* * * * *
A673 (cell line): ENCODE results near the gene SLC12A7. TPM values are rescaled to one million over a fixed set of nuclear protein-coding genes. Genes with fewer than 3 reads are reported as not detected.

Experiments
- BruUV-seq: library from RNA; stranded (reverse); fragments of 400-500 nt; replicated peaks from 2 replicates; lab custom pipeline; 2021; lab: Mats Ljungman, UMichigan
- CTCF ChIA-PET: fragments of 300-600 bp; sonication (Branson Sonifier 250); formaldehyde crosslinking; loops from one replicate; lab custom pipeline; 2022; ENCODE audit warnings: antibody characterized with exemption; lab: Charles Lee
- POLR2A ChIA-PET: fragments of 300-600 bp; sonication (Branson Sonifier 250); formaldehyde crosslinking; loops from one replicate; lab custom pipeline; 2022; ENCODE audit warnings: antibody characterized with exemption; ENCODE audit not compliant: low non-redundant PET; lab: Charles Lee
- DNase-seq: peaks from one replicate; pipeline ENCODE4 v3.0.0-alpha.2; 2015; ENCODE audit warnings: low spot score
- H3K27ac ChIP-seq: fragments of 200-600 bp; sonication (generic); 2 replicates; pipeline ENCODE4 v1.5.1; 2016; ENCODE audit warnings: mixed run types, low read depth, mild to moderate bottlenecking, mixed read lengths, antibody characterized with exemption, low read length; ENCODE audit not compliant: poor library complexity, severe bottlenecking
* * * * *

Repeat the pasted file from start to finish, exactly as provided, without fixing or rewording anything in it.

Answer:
A673 (cell line): ENCODE results near the gene SLC12A7. TPM values are rescaled to one million over a fixed set of nuclear protein-coding genes. Genes with fewer than 3 reads are reported as not detected.

Experiments
- BruUV-seq: library from RNA; stranded (reverse); fragments of 400-500 nt; replicated peaks from 2 replicates; lab custom pipeline; 2021; lab: Mats Ljungman, UMichigan
- CTCF ChIA-PET: fragments of 300-600 bp; sonication (Branson Sonifier 250); formaldehyde crosslinking; loops from one replicate; lab custom pipeline; 2022; ENCODE audit warnings: antibody characterized with exemption; lab: Charles Lee
- POLR2A ChIA-PET: fragments of 300-600 bp; sonication (Branson Sonifier 250); formaldehyde crosslinking; loops from one replicate; lab custom pipeline; 2022; ENCODE audit warnings: antibody characterized with exemption; ENCODE audit not compliant: low non-redundant PET; lab: Charles Lee
- DNase-seq: peaks from one replicate; pipeline ENCODE4 v3.0.0-alpha.2; 2015; ENCODE audit warnings: low spot score
- H3K27ac ChIP-seq: fragments of 200-600 bp; sonication (generic); 2 replicates; pipeline ENCODE4 v1.5.1; 2016; ENCODE audit warnings: mixed run types, low read depth, mild to moderate bottlenecking, mixed read lengths, antibody characterized with exemption, low read length; ENCODE audit not compliant: poor library complexity, severe bottlenecking